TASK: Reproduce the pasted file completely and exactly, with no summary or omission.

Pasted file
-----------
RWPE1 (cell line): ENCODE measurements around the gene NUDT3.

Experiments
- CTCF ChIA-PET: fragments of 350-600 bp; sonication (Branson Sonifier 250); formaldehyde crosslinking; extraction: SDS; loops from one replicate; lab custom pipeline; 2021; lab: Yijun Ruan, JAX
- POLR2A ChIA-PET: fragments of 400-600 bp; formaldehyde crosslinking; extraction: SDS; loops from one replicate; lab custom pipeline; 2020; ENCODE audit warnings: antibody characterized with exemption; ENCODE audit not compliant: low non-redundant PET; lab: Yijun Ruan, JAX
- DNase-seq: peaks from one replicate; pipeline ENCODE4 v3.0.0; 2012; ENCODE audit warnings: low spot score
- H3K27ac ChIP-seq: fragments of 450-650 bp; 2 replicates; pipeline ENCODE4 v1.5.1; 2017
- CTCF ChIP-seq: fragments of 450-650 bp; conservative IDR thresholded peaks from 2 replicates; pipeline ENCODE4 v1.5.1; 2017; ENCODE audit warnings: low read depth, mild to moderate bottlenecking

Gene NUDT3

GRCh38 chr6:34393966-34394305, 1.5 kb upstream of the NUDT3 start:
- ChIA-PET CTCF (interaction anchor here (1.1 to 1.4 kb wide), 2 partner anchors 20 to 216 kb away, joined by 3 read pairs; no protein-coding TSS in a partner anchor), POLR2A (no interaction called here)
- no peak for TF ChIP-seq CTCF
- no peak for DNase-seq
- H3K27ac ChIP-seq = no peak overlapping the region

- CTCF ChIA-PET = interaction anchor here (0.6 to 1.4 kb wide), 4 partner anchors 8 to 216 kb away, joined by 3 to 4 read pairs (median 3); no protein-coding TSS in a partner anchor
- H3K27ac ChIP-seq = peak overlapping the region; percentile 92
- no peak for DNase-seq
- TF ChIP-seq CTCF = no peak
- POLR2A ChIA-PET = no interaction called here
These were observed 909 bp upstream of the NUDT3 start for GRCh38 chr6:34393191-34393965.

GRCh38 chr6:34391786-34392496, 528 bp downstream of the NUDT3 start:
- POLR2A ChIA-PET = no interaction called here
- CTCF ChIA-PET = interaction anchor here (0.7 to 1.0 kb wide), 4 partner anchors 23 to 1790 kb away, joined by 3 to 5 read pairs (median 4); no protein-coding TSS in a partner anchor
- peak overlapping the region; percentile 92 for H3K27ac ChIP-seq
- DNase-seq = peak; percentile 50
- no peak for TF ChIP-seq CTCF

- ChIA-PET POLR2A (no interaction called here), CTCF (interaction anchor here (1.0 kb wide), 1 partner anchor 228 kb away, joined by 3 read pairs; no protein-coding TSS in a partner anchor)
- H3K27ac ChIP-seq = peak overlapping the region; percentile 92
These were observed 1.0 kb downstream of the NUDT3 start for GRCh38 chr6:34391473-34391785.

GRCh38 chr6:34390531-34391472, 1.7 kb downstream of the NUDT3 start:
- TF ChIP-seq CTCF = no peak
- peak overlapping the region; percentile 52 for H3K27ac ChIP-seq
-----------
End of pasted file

RWPE1 (cell line): ENCODE measurements around the gene NUDT3.

Experiments
- CTCF ChIA-PET: fragments of 350-600 bp; sonication (Branson Sonifier 250); formaldehyde crosslinking; extraction: SDS; loops from one replicate; lab custom pipeline; 2021; lab: Yijun Ruan, JAX
- POLR2A ChIA-PET: fragments of 400-600 bp; formaldehyde crosslinking; extraction: SDS; loops from one replicate; lab custom pipeline; 2020; ENCODE audit warnings: antibody characterized with exemption; ENCODE audit not compliant: low non-redundant PET; lab: Yijun Ruan, JAX
- DNase-seq: peaks from one replicate; pipeline ENCODE4 v3.0.0; 2012; ENCODE audit warnings: low spot score
- H3K27ac ChIP-seq: fragments of 450-650 bp; 2 replicates; pipeline ENCODE4 v1.5.1; 2017
- CTCF ChIP-seq: fragments of 450-650 bp; conservative IDR thresholded peaks from 2 replicates; pipeline ENCODE4 v1.5.1; 2017; ENCODE audit warnings: low read depth, mild to moderate bottlenecking

Gene NUDT3

GRCh38 chr6:34393966-34394305, 1.5 kb upstream of the NUDT3 start:
- ChIA-PET CTCF (interaction anchor here (1.1 to 1.4 kb wide), 2 partner anchors 20 to 216 kb away, joined by 3 read pairs; no protein-coding TSS in a partner anchor), POLR2A (no interaction called here)
- no peak for TF ChIP-seq CTCF
- no peak for DNase-seq
- H3K27ac ChIP-seq = no peak overlapping the region

- CTCF ChIA-PET = interaction anchor here (0.6 to 1.4 kb wide), 4 partner anchors 8 to 216 kb away, joined by 3 to 4 read pairs (median 3); no protein-coding TSS in a partner anchor
- H3K27ac ChIP-seq = peak overlapping the region; percentile 92
- no peak for DNase-seq
- TF ChIP-seq CTCF = no peak
- POLR2A ChIA-PET = no interaction called here
These were observed 909 bp upstream of the NUDT3 start for GRCh38 chr6:34393191-34393965.

GRCh38 chr6:34391786-34392496, 528 bp downstream of the NUDT3 start:
- POLR2A ChIA-PET = no interaction called here
- CTCF ChIA-PET = interaction anchor here (0.7 to 1.0 kb wide), 4 partner anchors 23 to 1790 kb away, joined by 3 to 5 read pairs (median 4); no protein-coding TSS in a partner anchor
- peak overlapping the region; percentile 92 for H3K27ac ChIP-seq
- DNase-seq = peak; percentile 50
- no peak for TF ChIP-seq CTCF

- ChIA-PET POLR2A (no interaction called here), CTCF (interaction anchor here (1.0 kb wide), 1 partner anchor 228 kb away, joined by 3 read pairs; no protein-coding TSS in a partner anchor)
- H3K27ac ChIP-seq = peak overlapping the region; percentile 92
These were observed 1.0 kb downstream of the NUDT3 start for GRCh38 chr6:34391473-34391785.

GRCh38 chr6:34390531-34391472, 1.7 kb downstream of the NUDT3 start:
- TF ChIP-seq CTCF = no peak
- peak overlapping the region; percentile 52 for H3K27ac ChIP-seq